I was just watching a commercial for Bush’s “Old Family Recipe” baked beans and it occurred to me: I don’t think I’ve ever in my life eaten baked beans that didn’t come out of a can. I’ve eaten all kinds of recipes at family gatherings – topped with bacon, brown sugar, onions – but the beans themselves, I’m sure, came out of a can. If I wanted to make baked beans from scratch, I wouldn’t know where to start – I don’t even know what the beans look like in pre-canned form. I know about all kinds of dried beans, but I don’t know which kind is used to make baked beans. And if I found the beans, how would I make the sauce? Is there a recipe for baked-beans-from-scratch?
Yes, my grandma used to make them. But I have no idea what the recipe was.
My mother-in-law (born in Oregon) just tried to make them from scratch-- they didn’t cook long enough and were. . . crunchy and soupy. I think they were “white beans.” I think the next batch will be better. There are recipes galore, I’msure.
On the other hand, my parents (born in Mississippi) would always just take a can of van de Kamps and improve it with molasses, brown sugar, mustard, etc, and then bake it up in a slow cooker.
The can I have lists them as “small pea beans”. Which is sold as a navy bean most commonly.
You poor benighted soul.
1 lb. dry white beans
1.5 quarts cold water
1 tsp. salt
.5 cup brown sugar
1 tsp. dry mustard
.25 cup molasses
1 medium onion, sliced thin
.25 lb. salt pork, bacon or ham, sliced thin.
Soak beans overnight. Discard water. Add 1.5 quarts cold water and salt. Bring to a simmer for 5 minutes. Let stand 1 hour. Bring back to a simmer, cover, and simmer 1 hour. Drain. Reserve liquid. Add sugar, mustard and molasses. Mix well. Fill a 2 quart bean pot or cassarole with alternating layers of beans, onions and pork. Try to make pork the top layer. Add reserved liquid as needed to fill pot. Cover and bake at 300 degrees for 5 to 7 hours, adding liquid as needed. Serve with fresh-baked bread.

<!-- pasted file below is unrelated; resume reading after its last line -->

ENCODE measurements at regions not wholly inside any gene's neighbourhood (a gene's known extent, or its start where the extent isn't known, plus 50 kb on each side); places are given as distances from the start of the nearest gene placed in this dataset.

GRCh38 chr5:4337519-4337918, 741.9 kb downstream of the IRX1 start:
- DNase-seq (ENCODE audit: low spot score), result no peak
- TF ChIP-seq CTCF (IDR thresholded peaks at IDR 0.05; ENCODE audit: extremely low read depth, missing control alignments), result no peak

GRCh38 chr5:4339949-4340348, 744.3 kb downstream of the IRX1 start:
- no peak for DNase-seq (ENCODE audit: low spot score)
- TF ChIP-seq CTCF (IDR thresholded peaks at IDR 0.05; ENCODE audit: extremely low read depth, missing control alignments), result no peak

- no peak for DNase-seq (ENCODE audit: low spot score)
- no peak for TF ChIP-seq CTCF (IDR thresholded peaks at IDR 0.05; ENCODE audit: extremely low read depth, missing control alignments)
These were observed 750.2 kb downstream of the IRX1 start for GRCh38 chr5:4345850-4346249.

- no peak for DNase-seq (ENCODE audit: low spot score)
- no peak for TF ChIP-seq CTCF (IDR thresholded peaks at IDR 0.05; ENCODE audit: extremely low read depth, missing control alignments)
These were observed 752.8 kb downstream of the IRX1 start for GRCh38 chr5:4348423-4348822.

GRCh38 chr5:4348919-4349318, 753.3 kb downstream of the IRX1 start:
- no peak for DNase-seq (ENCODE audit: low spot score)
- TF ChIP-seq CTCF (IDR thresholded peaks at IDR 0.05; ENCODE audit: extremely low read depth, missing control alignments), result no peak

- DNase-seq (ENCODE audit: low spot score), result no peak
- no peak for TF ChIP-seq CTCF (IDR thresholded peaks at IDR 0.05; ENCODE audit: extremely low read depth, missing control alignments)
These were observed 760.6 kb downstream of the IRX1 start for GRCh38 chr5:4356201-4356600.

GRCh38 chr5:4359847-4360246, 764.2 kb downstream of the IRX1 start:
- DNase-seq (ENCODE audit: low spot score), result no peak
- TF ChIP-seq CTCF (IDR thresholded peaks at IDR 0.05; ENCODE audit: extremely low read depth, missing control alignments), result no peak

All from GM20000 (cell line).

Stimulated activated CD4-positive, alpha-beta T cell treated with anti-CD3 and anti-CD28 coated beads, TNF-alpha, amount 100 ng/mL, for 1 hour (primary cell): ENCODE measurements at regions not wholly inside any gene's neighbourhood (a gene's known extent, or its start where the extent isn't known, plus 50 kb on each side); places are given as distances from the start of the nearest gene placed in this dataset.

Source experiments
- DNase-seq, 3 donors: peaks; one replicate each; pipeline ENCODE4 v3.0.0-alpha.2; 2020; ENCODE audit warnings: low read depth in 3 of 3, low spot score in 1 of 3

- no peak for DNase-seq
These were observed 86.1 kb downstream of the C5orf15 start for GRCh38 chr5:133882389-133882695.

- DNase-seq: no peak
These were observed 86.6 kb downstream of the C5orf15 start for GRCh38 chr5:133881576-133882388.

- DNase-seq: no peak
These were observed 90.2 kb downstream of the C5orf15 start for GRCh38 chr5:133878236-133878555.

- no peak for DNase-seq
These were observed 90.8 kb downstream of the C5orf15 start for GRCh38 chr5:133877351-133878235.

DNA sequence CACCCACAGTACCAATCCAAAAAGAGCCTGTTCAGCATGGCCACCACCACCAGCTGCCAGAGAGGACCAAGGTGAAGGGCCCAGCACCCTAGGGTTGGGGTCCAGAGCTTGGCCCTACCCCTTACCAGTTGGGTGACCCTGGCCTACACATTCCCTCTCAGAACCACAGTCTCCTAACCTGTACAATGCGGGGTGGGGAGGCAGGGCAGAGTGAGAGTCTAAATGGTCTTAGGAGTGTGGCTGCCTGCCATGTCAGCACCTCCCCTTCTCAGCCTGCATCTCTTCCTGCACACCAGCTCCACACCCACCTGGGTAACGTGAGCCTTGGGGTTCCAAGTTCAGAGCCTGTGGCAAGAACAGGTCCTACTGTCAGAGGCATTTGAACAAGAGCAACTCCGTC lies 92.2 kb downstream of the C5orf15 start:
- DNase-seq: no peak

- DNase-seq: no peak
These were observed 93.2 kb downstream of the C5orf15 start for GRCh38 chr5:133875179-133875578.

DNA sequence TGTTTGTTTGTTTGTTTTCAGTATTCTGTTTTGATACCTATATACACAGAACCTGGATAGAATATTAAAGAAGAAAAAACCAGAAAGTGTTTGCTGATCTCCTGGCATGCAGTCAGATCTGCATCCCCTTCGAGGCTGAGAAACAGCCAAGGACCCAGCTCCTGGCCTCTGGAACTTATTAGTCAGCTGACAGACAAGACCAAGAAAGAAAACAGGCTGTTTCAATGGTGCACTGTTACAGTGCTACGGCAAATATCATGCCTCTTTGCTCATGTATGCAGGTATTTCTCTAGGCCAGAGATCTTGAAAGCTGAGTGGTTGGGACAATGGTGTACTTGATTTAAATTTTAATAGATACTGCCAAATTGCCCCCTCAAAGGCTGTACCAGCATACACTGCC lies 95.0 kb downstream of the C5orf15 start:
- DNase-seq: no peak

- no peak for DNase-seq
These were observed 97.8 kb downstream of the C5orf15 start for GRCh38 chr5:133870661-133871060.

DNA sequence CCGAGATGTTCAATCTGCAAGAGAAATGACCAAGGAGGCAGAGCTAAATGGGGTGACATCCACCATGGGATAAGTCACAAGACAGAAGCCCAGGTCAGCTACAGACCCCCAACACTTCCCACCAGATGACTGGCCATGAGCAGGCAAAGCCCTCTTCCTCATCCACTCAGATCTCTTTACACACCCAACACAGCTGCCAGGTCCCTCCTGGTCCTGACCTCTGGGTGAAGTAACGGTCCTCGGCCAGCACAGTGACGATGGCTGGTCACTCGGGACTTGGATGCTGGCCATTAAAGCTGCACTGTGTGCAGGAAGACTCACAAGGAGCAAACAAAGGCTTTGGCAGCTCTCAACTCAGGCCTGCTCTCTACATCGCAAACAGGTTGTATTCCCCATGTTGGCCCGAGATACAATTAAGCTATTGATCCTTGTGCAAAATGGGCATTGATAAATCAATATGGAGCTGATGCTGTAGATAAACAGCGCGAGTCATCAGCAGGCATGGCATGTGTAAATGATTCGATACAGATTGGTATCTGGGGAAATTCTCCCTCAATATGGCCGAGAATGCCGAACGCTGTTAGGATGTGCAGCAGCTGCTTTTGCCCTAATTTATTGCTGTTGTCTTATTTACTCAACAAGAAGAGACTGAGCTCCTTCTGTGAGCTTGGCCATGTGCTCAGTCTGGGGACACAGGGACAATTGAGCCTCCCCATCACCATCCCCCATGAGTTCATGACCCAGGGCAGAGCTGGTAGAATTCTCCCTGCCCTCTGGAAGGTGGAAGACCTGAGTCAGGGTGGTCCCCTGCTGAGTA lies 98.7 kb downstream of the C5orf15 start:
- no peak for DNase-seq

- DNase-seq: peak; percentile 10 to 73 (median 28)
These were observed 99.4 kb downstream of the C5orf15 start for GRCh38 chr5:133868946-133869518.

*variations include adding hot pepper sauce, pepper flakes, BBQ sauce, etc. to recipe.
I make homemade baked beans all the time. Hubby loves 'em. Much more zing than the canned kind.
Zing indeed. Beans made from scratch have flavor, even without added seasonings.
!!! No tomato sauce?! The canned kind always seems to have tomato sauce in it.
I wanted to, but all the restaurant had was Spam.
Baked beans come in cans.
Prince Albert comes in cans.
Baked beans are Prince Albert!
Well, I’m off to Great Debates with that one! Unassailable logic.
We lived in Iran when I was little and the food we kids missed the most was baked beans. So my mum decided to give it a go from what she could find. They turned out pretty blah - turns out, the canned variety has a great deal of sugar and mum just didn’t realise this.
You misheard - he comes in Queens.
I rest my case.
We have a can of Prince Albert. Well, we have a can that had Prince Albert.
My mom’s friend Em used to make wonderful baked beans when I was a kid. I’ll bet I can get the recipe for them. It may take awhile, they’re not really internet people. They have it, but I suspect it’s more used to send bad glurge.